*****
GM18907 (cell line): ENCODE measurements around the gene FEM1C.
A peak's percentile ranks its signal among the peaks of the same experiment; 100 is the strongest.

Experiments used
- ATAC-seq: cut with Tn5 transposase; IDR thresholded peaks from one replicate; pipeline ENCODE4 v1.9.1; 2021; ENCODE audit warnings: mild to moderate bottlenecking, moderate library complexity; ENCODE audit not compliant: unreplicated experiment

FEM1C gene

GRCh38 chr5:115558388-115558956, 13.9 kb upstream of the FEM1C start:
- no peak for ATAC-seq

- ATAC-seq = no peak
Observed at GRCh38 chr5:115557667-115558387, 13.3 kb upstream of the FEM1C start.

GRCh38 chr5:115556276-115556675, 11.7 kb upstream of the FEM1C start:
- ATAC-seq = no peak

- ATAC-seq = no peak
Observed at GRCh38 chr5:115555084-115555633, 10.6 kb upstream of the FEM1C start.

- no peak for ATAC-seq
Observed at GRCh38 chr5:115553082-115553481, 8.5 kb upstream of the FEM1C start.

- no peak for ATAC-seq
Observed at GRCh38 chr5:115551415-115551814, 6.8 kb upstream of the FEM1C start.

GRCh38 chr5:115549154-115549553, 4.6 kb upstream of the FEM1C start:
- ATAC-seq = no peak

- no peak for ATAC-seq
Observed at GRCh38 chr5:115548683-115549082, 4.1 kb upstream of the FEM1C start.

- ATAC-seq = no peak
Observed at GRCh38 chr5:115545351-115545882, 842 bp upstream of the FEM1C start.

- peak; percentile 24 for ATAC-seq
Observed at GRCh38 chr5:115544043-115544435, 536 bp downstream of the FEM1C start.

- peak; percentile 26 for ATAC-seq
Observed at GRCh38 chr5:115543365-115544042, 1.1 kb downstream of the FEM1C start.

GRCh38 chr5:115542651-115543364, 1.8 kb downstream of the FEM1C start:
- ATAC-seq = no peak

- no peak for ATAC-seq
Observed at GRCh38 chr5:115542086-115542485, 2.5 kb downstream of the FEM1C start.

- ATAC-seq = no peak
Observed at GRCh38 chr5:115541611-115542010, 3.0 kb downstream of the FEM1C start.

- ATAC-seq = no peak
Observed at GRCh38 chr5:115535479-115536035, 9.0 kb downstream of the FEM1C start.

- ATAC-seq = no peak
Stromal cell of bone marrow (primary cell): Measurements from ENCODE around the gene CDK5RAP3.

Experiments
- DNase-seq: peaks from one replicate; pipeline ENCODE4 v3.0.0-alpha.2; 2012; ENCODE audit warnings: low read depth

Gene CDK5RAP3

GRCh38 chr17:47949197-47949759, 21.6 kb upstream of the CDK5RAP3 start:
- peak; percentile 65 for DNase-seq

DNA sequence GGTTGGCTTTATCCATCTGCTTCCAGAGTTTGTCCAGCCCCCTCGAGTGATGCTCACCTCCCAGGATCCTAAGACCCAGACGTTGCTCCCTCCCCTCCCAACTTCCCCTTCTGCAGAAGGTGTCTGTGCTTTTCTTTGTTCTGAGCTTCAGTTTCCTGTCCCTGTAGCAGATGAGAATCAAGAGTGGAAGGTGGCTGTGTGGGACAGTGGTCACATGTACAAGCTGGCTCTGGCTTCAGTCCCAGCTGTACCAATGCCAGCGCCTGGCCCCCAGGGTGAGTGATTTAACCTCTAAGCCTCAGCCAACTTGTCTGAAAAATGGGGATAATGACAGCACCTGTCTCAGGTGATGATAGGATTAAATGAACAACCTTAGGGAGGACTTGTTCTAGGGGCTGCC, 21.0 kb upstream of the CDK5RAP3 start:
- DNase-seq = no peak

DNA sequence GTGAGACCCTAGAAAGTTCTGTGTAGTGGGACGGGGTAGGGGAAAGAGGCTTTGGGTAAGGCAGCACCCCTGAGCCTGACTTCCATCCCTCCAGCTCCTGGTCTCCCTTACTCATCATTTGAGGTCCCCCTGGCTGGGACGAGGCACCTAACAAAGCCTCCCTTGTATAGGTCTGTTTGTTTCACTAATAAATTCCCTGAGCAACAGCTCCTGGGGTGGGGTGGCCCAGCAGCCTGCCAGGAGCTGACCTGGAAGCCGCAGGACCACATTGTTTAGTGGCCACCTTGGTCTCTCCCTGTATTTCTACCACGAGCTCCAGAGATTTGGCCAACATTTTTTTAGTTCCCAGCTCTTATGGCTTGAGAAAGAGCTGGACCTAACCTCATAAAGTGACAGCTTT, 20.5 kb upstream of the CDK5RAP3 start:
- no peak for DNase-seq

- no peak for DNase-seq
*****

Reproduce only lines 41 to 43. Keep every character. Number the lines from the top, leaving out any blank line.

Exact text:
GRCh38 chr17:47949197-47949759, 21.6 kb upstream of the CDK5RAP3 start:
- peak; percentile 65 for DNase-seq

DNA sequence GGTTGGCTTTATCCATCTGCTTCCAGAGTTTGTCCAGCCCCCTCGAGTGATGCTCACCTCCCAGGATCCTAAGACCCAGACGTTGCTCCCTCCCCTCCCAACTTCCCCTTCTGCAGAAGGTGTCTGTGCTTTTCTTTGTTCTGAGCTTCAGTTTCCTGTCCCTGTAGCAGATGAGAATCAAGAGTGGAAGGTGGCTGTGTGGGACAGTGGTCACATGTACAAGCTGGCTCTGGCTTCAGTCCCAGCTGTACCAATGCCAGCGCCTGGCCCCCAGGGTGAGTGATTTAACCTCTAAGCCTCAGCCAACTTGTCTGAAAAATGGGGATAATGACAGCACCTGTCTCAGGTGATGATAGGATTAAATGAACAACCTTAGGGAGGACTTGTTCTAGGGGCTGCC, 21.0 kb upstream of the CDK5RAP3 start: